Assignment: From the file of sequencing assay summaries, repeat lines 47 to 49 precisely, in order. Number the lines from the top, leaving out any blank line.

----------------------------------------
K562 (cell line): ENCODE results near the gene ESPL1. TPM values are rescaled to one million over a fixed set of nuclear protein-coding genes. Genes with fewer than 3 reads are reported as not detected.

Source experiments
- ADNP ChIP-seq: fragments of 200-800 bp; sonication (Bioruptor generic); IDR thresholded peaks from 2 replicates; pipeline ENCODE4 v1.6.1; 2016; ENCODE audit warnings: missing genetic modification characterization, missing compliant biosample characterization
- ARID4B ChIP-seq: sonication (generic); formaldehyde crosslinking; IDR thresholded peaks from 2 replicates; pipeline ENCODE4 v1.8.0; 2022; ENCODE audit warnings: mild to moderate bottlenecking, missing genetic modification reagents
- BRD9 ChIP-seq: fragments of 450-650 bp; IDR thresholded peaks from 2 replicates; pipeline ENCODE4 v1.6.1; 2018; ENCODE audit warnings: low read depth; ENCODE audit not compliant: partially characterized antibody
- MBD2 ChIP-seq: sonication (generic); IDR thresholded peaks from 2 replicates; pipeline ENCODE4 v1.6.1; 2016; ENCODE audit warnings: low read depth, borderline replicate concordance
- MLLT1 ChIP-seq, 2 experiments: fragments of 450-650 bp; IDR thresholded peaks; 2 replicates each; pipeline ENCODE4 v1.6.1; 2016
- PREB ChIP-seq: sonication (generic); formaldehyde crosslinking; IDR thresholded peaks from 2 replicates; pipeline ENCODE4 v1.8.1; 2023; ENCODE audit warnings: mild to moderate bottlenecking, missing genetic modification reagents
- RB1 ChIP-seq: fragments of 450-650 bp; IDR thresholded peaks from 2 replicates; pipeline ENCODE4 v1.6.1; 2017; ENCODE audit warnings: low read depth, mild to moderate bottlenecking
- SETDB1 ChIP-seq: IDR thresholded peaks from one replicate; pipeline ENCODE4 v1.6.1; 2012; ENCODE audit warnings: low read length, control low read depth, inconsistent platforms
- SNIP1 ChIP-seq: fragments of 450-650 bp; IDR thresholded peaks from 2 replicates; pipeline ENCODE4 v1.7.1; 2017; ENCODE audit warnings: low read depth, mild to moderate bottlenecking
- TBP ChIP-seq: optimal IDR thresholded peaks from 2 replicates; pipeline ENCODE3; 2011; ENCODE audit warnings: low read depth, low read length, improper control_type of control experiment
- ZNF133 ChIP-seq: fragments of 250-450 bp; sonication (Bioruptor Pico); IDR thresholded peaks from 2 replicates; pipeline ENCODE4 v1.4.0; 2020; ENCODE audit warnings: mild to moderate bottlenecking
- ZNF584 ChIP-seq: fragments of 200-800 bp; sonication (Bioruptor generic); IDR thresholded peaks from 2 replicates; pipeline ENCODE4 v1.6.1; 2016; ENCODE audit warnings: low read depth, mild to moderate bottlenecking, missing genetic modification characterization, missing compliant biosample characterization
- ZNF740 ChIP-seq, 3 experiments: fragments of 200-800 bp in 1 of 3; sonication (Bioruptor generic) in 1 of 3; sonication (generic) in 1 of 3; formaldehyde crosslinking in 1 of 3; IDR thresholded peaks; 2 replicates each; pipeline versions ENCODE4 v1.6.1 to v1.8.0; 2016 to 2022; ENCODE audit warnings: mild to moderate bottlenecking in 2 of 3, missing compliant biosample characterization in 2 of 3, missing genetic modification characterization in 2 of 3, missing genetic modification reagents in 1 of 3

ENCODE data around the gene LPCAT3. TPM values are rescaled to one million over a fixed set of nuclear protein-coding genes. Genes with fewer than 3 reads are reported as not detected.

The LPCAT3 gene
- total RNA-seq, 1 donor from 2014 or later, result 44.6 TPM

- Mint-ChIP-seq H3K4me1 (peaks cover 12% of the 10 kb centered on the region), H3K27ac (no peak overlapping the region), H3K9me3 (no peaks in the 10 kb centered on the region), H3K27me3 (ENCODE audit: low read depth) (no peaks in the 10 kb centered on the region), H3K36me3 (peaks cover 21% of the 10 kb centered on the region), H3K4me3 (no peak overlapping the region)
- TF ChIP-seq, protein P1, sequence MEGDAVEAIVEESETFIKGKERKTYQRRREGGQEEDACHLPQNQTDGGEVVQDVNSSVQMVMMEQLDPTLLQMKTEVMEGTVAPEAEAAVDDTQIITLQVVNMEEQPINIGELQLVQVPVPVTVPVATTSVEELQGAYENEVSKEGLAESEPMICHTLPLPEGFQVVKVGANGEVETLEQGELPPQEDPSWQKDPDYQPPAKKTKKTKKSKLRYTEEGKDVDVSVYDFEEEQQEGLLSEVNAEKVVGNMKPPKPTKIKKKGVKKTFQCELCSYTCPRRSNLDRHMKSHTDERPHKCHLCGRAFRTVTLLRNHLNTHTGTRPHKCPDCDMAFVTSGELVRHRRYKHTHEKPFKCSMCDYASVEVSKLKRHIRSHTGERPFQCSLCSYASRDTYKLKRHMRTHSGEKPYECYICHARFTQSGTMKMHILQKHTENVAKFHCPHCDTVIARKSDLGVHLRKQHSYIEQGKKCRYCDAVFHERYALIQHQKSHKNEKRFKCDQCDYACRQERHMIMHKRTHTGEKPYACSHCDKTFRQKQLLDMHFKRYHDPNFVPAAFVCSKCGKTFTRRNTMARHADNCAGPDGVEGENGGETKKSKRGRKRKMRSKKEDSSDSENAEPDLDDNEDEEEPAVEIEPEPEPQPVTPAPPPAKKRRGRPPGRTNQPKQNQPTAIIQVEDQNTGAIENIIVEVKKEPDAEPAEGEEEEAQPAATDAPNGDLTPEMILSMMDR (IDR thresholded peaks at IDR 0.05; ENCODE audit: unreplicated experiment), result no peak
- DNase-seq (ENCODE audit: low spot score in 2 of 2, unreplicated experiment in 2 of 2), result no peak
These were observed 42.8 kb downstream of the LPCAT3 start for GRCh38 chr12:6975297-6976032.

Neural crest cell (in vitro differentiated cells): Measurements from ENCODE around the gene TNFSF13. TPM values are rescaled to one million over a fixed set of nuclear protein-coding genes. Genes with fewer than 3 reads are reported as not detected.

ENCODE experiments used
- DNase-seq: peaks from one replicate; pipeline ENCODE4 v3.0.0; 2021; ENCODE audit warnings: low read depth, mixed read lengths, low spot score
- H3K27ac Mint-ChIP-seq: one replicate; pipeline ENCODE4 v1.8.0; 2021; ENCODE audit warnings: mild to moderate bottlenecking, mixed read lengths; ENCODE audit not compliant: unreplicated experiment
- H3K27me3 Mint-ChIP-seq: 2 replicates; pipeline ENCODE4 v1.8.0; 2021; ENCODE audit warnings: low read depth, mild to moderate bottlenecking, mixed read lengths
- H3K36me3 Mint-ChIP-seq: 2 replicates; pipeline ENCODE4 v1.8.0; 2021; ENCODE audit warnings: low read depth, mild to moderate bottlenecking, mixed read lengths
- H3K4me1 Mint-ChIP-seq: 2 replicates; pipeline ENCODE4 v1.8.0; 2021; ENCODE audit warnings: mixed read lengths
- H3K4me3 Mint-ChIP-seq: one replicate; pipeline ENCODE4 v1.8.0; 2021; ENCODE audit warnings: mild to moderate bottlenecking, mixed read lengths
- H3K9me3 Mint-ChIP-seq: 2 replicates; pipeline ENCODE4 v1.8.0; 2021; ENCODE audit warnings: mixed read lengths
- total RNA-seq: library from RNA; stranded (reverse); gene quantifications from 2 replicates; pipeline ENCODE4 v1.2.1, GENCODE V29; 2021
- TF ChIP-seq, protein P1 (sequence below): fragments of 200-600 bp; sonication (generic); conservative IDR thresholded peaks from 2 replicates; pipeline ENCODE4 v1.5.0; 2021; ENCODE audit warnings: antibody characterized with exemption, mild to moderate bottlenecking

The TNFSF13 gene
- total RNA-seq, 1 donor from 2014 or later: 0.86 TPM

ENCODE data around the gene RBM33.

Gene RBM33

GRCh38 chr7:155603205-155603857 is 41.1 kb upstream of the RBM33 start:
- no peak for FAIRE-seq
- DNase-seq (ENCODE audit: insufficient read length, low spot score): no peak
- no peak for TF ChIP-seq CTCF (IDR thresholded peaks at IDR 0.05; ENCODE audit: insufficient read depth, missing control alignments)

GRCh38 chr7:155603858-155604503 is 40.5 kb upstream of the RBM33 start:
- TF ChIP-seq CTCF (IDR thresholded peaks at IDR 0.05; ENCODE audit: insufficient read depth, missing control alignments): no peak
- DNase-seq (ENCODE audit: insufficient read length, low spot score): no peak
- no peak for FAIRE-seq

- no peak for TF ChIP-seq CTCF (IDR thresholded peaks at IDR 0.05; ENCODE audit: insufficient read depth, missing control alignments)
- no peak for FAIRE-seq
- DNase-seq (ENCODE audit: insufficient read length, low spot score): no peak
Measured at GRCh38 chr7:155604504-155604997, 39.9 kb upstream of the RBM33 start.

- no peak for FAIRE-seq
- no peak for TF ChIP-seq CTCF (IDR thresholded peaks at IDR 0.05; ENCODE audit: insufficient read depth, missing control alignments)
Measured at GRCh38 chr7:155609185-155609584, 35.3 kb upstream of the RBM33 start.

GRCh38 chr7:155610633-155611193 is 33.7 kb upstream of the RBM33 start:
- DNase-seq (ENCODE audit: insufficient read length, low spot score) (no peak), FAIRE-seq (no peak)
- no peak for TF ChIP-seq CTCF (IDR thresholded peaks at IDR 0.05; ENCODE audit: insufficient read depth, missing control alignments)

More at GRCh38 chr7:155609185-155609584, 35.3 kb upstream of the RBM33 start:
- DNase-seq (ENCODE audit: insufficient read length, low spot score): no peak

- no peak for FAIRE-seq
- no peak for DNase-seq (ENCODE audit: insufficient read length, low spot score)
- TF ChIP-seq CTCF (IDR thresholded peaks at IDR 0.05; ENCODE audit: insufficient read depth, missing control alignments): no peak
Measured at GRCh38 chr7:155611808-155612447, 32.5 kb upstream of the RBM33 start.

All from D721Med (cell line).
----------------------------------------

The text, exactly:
- no peak for FAIRE-seq
- DNase-seq (ENCODE audit: insufficient read length, low spot score): no peak
Measured at GRCh38 chr7:155604504-155604997, 39.9 kb upstream of the RBM33 start.